Our research shows that about 75 percent of the time you can get people to give themselves feedback, and we call it self-directed “feed forward” rather than feedback. Giving themselves feedback, is actually a status reward for them, rather than a status threat.
Let’s say you’ve just blown a client meeting and I’m your boss and I know the meeting’s gone badly. If I say to you, “That meeting went badly — what went wrong?” you’re going to defend yourself. You’re going to feel the status attack, and all your cognitive resources will go toward defending yourself.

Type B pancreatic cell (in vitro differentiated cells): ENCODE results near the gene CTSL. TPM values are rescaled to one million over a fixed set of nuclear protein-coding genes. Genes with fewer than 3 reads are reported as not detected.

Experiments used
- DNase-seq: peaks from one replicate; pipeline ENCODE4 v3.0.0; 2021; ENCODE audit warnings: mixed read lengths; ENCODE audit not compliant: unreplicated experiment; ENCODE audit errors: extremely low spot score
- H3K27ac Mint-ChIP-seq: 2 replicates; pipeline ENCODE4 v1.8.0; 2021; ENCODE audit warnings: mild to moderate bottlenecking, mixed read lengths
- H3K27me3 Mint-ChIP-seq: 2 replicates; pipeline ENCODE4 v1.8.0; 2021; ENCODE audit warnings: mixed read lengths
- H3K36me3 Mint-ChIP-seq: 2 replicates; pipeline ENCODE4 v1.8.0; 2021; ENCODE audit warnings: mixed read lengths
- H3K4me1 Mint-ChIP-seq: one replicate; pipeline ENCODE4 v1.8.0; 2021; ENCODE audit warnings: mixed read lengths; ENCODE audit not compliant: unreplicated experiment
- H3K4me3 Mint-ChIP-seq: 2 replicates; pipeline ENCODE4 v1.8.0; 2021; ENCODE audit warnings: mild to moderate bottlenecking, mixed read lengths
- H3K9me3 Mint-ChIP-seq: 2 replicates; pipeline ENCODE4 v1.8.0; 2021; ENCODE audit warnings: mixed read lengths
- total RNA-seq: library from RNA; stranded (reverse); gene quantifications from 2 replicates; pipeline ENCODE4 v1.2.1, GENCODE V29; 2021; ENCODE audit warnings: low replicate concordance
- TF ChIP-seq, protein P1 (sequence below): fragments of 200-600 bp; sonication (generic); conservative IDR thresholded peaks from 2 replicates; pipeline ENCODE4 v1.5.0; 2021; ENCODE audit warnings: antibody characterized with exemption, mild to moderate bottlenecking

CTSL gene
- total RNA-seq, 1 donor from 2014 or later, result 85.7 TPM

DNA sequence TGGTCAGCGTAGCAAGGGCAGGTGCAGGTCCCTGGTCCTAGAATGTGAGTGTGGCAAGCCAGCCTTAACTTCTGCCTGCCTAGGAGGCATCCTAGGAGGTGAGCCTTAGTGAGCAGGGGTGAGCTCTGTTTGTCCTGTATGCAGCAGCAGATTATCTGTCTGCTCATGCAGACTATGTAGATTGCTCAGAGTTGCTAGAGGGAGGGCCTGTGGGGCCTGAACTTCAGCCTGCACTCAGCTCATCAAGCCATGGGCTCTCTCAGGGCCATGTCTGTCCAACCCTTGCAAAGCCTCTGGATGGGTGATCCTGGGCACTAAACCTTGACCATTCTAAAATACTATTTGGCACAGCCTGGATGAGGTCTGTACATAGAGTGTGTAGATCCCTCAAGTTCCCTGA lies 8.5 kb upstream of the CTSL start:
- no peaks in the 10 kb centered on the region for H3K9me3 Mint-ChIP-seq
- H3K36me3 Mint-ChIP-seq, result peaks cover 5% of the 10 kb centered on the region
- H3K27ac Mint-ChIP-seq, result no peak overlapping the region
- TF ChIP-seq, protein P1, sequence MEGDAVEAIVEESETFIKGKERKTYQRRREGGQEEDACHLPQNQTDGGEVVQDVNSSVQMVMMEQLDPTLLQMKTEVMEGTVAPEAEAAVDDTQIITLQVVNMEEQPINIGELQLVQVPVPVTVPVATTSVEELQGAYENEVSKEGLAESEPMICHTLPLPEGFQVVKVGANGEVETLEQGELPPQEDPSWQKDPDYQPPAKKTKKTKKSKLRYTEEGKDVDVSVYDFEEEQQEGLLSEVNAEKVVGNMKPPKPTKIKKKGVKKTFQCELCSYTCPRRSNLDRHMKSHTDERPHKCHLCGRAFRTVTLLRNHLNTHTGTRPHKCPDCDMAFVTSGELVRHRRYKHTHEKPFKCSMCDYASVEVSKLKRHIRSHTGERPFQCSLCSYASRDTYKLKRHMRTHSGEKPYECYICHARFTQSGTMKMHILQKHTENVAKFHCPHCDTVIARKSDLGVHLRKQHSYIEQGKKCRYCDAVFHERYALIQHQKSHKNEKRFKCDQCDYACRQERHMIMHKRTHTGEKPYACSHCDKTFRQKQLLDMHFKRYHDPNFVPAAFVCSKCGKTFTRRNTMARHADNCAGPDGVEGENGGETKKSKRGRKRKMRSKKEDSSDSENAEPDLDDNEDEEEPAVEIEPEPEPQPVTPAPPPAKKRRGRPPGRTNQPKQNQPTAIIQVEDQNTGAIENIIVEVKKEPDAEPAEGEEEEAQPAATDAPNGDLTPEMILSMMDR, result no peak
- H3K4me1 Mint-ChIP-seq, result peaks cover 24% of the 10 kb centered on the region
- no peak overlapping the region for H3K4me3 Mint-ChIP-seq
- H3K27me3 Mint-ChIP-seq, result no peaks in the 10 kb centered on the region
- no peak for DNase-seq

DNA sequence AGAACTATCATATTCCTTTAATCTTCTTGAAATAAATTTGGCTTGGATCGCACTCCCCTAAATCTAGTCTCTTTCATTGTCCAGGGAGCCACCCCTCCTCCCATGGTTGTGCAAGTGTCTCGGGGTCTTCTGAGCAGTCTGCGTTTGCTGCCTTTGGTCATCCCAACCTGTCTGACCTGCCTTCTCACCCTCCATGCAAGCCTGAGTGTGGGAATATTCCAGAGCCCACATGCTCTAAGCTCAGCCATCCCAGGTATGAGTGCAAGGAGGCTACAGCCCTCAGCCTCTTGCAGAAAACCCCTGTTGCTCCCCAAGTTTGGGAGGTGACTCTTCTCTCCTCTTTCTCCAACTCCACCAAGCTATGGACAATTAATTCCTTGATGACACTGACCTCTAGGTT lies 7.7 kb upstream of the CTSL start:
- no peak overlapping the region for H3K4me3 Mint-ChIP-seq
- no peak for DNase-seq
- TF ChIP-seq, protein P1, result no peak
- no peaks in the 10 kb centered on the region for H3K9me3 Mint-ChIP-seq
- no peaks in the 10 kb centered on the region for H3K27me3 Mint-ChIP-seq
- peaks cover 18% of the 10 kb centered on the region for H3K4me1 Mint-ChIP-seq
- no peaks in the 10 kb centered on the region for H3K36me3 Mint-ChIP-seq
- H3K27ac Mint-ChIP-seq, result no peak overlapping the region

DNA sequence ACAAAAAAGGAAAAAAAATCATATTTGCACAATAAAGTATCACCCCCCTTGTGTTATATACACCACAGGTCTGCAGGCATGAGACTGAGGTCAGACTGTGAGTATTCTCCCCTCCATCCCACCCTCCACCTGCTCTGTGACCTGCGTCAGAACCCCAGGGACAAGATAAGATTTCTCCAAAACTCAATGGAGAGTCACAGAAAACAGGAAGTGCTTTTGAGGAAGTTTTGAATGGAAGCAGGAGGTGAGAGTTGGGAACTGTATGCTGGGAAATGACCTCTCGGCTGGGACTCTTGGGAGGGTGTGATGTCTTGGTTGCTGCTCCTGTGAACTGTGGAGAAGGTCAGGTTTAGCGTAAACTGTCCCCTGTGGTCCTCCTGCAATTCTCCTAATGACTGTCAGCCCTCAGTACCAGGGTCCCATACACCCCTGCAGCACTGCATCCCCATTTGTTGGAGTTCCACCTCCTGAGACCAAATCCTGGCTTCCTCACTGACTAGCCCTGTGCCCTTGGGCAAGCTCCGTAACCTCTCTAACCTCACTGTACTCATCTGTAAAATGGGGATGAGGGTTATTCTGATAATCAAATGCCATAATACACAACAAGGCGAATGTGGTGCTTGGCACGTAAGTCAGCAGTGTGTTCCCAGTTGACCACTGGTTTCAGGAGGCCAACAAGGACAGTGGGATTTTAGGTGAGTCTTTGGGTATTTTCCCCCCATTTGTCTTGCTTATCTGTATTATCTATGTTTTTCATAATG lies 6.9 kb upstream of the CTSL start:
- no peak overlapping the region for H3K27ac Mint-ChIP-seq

But what if I say to you: “You’re a smart person. I bet you’ve been thinking about that meeting. What are your thoughts on what you’ll do next time?” Then I’m giving you a chance to look good, and you’ll now reflect and think deeply about what you might do next time. If there’s not a strong threat, and you’re not fighting against something, it does turn out to be intrinsically rewarding for people to talk about how they might do something better next time. You can get to good insights and useful ways forward.